In Thailand there is a tradition of giving flowers to monks (ประเพณีตักบาตรดอกไม้) at temples. But what are the origins of this tradition?
According to Thai legend, the origin of the flower giving custom began in the era of King Bimbisara (544 -492) who reigned over Magadha, which today is located in Northeastern India. The king was very fond of jasmine flowers. Every day he sent a flower arranger named Sumon Malakarn (สุมนมาลาการ) to go out and bring him a bouquet of fresh jasmine flowers.
One day while he was picking jasmine, Nai Malakarn saw the Buddha walking with some other monks. He saw 6 colors miraculously radiating from the Buddha’s body. Each color today is believed to have symbolic significance. This symbolism is attached to the color of flower one gives to monks in Thailand:
1. Blue (Neela) Flowers: Blue represents the Buddha’s spirit of tranquility, calmness, and meditation. It symbolizes the depth of wisdom and the peaceful nature of enlightenment.
2. Gold (Pita) Flowers: Gold symbolizes the Buddha’s spiritual richness, enlightenment, and the illumination of knowledge. It represents the highest form of purity and wisdom.
3. Red (Lohita) Flowers: Red is associated with the Buddha’s compassion, love, and the warmth of his teachings. It signifies the heart, both in a physical and spiritual sense.
4. White (Odata) Flowers: White represents the purity and righteousness of the Buddha’s thoughts and actions. It symbolizes the path to enlightenment and the elimination of ignorance.
5. Green (Harita) Flowers: Green symbolizes the Buddha’s healing abilities and the growth of spirituality. It represents the compassionate nature of the Buddha in nurturing all beings.
6. Yellow (Manjesta) Flowers: In some traditions, a sixth color, yellow, is added to the aura. Yellow symbolizes the Middle Path, balance, and equanimity. It reflects the Buddha’s harmonious and balanced approach to life.
Seeing this kaleidoscope of colors radiate from the Buddha’s body, Nai Malakarn immediately had great faith in the power of the Buddha. He decided to offer his jasmine flowers to the Buddha. He did this on realizing that the King only provided him sustenance in this world, while making merit to the Buddha offered him sustenance in this life and the next.
He also said to himself that if he were to be executed for not bringing jasmine flowers back to the king, he would gladly accept his fate.
Nai Malakarn walked over to the Buddha and scattered 2 handfuls of jasmine flowers over the Buddha’s head. As he did so, a miracle occurred. The jasmine flowers floated around the Buddha’s head 3 times and then gathered together to form a floating ceiling — a canopy to protect the Buddha from the sun.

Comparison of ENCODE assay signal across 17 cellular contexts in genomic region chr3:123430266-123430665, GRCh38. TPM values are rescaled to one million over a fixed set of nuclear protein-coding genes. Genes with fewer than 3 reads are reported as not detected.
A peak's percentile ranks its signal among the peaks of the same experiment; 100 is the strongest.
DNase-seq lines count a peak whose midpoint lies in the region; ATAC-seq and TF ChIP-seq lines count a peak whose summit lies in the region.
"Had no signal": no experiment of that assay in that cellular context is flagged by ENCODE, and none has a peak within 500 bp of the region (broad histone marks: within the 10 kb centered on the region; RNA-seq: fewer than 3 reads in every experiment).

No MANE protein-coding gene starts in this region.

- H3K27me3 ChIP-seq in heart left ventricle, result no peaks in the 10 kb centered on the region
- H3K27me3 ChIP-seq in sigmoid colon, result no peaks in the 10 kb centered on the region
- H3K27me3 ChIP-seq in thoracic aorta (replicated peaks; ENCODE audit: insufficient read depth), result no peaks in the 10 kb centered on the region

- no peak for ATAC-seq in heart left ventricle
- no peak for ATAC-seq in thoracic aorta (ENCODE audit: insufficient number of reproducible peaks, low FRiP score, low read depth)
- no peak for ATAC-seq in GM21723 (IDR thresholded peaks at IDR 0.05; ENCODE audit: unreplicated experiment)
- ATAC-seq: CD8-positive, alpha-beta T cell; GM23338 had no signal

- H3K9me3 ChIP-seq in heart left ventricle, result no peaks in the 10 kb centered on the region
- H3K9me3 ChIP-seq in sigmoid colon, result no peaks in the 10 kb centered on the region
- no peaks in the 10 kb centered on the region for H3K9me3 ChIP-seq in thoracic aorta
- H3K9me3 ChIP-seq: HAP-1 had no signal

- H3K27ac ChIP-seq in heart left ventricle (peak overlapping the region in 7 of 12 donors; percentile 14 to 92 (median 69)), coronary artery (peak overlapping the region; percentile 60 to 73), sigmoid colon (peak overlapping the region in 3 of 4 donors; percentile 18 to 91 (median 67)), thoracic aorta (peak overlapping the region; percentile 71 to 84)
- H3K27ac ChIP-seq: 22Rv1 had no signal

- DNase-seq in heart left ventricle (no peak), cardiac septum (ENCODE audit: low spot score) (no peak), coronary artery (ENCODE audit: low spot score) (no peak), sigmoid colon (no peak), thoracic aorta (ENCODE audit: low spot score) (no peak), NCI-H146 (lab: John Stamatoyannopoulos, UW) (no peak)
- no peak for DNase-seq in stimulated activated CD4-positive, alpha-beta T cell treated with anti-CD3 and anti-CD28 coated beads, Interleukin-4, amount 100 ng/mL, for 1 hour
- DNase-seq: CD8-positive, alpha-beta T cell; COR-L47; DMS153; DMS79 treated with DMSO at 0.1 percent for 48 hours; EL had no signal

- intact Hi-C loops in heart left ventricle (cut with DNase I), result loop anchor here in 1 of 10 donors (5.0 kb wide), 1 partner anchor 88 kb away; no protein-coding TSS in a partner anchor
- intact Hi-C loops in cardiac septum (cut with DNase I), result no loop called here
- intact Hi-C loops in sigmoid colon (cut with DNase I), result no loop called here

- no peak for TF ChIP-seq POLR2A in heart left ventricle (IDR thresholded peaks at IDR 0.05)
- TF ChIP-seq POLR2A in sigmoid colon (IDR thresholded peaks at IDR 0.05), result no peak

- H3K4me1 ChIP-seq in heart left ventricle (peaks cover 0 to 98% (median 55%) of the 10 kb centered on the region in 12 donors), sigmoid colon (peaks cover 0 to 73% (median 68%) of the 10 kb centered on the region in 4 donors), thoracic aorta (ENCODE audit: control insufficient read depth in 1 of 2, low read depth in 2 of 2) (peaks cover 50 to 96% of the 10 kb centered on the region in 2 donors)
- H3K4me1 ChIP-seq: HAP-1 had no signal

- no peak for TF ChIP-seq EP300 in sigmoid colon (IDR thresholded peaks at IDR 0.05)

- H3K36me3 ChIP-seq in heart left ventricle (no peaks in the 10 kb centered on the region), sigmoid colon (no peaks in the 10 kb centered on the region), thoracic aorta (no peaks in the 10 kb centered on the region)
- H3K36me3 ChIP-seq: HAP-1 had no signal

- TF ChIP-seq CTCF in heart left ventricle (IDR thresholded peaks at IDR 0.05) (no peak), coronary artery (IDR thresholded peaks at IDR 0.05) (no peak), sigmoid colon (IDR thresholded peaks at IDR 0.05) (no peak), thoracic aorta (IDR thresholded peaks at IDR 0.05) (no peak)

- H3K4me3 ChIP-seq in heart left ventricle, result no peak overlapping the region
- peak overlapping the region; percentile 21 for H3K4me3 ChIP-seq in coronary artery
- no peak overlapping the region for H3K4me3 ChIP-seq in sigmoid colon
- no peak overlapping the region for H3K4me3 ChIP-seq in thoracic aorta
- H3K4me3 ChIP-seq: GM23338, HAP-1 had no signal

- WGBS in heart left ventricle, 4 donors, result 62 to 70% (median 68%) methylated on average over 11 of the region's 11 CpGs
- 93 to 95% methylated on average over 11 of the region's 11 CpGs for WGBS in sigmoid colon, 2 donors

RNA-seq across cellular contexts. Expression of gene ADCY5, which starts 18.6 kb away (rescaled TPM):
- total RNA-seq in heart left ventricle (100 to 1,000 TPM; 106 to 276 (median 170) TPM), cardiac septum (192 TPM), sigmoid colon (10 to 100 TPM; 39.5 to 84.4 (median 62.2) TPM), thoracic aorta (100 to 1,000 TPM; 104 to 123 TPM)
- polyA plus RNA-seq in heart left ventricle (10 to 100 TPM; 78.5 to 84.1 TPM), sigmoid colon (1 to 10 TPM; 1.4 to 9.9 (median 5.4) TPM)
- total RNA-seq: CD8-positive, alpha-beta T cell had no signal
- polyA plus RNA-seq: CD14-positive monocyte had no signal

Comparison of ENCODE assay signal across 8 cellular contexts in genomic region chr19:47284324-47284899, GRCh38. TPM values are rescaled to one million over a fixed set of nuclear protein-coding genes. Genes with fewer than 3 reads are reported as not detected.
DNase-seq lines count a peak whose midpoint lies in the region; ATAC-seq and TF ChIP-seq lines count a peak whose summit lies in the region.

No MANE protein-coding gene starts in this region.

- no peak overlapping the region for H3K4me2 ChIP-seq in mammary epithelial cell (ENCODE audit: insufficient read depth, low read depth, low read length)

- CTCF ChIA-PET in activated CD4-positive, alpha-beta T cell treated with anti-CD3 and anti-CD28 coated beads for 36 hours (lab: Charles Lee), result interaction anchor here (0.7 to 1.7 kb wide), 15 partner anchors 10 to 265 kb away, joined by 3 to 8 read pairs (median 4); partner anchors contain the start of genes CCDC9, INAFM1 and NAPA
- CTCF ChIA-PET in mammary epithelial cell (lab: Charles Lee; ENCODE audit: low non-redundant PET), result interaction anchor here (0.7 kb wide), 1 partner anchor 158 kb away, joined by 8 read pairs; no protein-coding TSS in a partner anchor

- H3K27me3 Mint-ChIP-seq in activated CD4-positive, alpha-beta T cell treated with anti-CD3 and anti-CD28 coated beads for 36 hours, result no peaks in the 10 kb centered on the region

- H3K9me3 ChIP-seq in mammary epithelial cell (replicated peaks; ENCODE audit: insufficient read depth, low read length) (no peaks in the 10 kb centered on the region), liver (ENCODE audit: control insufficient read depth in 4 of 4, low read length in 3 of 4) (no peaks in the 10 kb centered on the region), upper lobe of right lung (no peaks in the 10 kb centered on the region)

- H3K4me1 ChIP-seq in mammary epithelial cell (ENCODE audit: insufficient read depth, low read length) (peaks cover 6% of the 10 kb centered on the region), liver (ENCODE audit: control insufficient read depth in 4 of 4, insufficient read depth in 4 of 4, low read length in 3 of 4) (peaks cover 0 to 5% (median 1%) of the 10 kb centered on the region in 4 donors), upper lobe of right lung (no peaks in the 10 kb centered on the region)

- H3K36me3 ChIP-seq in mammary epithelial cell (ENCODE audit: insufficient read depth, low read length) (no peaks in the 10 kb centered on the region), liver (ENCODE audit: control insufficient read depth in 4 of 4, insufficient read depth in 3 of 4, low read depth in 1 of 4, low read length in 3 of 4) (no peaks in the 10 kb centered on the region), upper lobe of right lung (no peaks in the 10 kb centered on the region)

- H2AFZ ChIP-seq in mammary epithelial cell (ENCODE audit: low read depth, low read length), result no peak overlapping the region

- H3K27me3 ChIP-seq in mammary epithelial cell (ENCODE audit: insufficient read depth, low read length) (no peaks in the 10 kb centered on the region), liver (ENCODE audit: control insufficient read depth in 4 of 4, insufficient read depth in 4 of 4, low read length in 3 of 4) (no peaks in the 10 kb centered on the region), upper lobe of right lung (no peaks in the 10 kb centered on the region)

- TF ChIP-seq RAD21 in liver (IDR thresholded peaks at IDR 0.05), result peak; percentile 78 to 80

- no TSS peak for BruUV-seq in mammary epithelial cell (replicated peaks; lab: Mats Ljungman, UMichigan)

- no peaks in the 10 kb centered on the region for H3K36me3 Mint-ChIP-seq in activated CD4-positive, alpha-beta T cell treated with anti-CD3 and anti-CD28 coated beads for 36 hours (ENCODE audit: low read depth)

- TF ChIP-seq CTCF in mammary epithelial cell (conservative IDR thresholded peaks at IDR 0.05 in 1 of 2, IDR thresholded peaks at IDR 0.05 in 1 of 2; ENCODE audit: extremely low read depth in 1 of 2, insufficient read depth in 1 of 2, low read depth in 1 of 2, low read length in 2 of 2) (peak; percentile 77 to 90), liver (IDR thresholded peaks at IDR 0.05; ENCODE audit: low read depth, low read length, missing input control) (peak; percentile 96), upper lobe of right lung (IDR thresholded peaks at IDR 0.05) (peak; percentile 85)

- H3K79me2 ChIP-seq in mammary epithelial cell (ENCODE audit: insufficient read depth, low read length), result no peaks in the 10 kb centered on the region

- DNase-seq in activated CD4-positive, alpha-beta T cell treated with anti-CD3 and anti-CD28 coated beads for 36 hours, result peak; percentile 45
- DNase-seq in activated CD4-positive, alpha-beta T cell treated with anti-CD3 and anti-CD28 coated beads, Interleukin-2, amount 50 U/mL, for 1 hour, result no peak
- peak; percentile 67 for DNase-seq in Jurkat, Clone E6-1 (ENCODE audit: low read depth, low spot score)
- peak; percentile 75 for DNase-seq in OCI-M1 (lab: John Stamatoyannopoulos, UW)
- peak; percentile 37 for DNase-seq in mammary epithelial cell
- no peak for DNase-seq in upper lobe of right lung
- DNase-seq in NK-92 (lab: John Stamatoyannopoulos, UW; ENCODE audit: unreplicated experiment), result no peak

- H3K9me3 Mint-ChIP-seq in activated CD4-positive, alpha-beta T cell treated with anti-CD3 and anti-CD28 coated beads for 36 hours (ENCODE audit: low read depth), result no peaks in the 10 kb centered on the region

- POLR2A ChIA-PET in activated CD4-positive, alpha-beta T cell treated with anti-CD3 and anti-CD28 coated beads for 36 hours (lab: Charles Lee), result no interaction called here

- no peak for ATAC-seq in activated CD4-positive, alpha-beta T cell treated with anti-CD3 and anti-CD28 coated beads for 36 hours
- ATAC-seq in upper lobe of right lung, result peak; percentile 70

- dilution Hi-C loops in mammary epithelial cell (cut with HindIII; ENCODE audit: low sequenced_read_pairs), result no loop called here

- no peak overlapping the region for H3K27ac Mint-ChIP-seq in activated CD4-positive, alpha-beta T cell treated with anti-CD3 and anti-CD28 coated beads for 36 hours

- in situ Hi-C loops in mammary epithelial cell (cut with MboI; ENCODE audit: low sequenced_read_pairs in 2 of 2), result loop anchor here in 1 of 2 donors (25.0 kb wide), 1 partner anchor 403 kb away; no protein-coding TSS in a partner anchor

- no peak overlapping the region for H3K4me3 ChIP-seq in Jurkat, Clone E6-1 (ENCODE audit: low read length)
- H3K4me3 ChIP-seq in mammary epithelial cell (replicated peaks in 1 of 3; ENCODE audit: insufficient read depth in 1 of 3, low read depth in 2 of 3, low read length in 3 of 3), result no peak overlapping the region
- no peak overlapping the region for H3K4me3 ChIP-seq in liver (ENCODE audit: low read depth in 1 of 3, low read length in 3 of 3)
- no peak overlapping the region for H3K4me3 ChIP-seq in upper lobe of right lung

When he scattered another 2 handfuls, the jasmine flowers floated around 3 more times, gathering into a canopy that protected the back side of the Buddha from the sun.
Nai Malakarn scattered another 2 handfuls of jasmine. The jasmine flowers floated around 3 more times and then gathered into a canopy on the left side of the Buddha’s hand. He then scattered another 2 handfuls of jasmine flowers, and all 8 handfuls of jasmine merged to form a canopy completely around the Buddha except in the direction he was walking.
After that, Nai Malakarn bowed down and paid his respects to the Buddha. When he returned home, his wife feared that he would be punished for his failure to follow King Bimbisara’s orders. However, he was not fearful and went to tell the King why his jasmine flowers had not been delivered.
When he told King Bimbisarn his story, the King was not angry but very pleased. In fact, he gave Na Malakarn a special gift. And from that day on, Nai Malakarn’s life was a happy one.
This story from Buddhist legend has led to Thailand’s tradition of making merit by giving flowers to monks.
In Northeast Thailand, there are some additional meanings attached to specific flowers given to monks at temples. For example, in the video above we seen Khun Yai of Sakon Nakhon tying flowers which she will take to the temple to make merit (ทำบุญ).
The first Thai flower she is tying is Marigold, which in Thai is called dàwk daao-reuang (ดอกดาวเรือง). Marigolds in Thailand symbolize monks and the beauty of the Dharma, and its fragrance is thought to be appealing to spirits and deities.
The white flower she is tying is the Butterfly Lily, which in Isan culture is said to represent a beloved woman or a woman who has a great capacity for love. This flower thus symbolizes an Isan woman’s devotion to Buddhism and a virtuous life. The Butterfly Lily is called dàwk máai sà-lay-dtay (ดอกไม้สะเลเต) in Thai. It has a very attractive fragrance.
The tradition of giving flowers at Thai temples is also symbolic of impermanence, as flowers are delicate and fleeting, much like life itself.
Lastly, Lotus flowers of course are deeply entwined with Thai Buddhism, symbolizing the profound connection that exists between spirituality, nature, and everyday life in Thailand. However, Lotus flowers are less frequently given to monks than other flowers, such as Marigolds and Butterfly Lilies.